Yabusame (archery on horseback) is a very popular festival in Japan. This festival usually sets three targets for the archery competion. This event has been around since the year 896 and became popular in the year 1096. On September 17, 1136 at the Kasuga Wakamiya Matsuri Festival, this event was shown to the public for the first time and attended by ten knights. The festival was, also, used to select the best archers that would be compete on the battlefield in the Kamakura period. In the present day, the festival is held in several places in Japan, such as in Tsurugaoka Hachimangu, and Kamakura and Shimogamo shrines in Kyoto. In ancient times the festival was only attended by a few chosen ones who were good at archery. However, today this festival can be entered by everyone, but the person must first study in special schools of Yabusame. One of the special schools for Yabusame is Ogasawara, founded by Ogasawara Nagakiyo. It was instructed by the shogun Minamoto Yoritomo (1147-1199) at the beginning of the archery school. At the Yabusame festival, the contestants wear traditional samurai armor and use traditional weapons.
In addition to the Yabusame Festival, there are other interesting and unique festivals in Japan, such as the Obon festival. Obon is a series of ceremonies and traditions in Japan to celebrate the arrival of the ancestral spirits. The festival is usually held as a holiday on August 12th through August 16th . To enliven the Obon festival, a dance show called Awa Odori is usually performed. In addition to dance performance, there are several other unique traditions to celebrate the Obon festival, namely:
• Mukaebi Ritual, this ritual is the first procedure to celebrate the Obon festival. In this ritual every person lights a lantern with the purpose to guide the spirits back to his house.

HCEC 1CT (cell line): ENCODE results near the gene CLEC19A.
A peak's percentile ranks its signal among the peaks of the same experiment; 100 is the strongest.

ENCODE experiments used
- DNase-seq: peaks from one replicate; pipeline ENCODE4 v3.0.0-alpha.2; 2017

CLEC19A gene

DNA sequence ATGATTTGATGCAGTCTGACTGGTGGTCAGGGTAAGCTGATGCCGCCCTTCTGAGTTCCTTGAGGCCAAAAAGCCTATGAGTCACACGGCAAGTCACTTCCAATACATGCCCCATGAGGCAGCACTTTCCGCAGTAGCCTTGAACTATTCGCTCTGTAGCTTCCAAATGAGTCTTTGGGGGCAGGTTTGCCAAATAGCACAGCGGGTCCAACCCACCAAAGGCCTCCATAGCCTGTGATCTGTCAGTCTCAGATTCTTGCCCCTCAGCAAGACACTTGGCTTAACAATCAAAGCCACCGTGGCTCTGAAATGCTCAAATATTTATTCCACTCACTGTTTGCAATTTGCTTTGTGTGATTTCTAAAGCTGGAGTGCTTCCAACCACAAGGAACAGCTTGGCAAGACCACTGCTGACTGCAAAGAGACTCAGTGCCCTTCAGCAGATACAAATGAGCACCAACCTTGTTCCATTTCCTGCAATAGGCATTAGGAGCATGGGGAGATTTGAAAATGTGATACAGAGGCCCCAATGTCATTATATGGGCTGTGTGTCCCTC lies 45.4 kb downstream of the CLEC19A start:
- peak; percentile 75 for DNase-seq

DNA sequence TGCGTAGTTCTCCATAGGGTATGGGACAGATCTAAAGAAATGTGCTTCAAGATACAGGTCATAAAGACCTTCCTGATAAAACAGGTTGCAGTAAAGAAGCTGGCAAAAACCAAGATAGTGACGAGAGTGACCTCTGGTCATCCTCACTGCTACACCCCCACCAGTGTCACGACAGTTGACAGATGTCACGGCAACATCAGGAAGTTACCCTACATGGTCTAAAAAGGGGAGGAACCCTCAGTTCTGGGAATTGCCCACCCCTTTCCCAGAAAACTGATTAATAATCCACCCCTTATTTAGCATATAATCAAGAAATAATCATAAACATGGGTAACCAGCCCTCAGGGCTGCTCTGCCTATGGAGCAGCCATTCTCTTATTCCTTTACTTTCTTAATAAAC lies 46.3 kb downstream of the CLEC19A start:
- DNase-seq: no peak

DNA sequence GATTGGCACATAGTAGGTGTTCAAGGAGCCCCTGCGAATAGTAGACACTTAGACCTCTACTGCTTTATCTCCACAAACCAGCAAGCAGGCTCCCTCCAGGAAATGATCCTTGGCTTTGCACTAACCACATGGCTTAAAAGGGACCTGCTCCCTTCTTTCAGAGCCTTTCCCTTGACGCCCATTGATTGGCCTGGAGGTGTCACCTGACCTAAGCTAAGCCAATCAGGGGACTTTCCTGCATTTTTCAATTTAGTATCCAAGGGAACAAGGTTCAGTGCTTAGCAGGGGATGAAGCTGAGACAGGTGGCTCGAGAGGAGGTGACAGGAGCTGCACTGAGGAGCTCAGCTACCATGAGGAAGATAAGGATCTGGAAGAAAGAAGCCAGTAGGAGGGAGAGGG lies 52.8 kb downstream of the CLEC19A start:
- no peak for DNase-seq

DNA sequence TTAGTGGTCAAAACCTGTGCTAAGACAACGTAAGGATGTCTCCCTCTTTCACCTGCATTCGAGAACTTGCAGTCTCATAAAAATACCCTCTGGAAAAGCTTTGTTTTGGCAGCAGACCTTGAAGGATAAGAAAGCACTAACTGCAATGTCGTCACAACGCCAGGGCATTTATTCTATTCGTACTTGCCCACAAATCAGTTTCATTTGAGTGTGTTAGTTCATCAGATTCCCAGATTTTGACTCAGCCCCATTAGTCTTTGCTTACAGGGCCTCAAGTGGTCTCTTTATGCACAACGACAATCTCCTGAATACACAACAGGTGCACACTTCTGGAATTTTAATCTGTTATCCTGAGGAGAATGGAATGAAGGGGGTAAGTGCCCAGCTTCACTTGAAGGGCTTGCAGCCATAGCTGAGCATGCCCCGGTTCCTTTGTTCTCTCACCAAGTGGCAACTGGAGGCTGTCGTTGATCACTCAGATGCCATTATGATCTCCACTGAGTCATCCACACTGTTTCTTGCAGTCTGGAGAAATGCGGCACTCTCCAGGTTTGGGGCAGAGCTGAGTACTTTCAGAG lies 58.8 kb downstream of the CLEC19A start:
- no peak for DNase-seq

• Ozen Ritual, this ritual is usually done in the house, at the altar of a family member who had died. An offering of rice, fruits, green tea, sake and sweet cakes is usually made to resemble a lotus leaf. Ozen has a sense of giving or sharing food with the spirit of a deceased person.
• Ohakamairi Ritual, this ritual is a ritual to visit and clean the graves of the ancestors. What is unique about this ritual is that they clean the headstones using a scoop and water which is dedicated to this ritual.
• Okuribi Ritual and Toronagashi Ritual
On the last day of the Obon festival, Japanese people perform Okuribi ritual. This ritual is performed with the goal to deliver the spirits back to nature. The lantern will be re-ignited with the hope that the spirits who come to the Obon festival can be returned to their nature. For those who live near the river there is another tradition that performed, called Toronagashi ritual. This ritual has the same goal with Okuribi Ritual, but the difference is they float the paper lanterns that have been lit in the river watching the lanterns slowly drift towards the sea.
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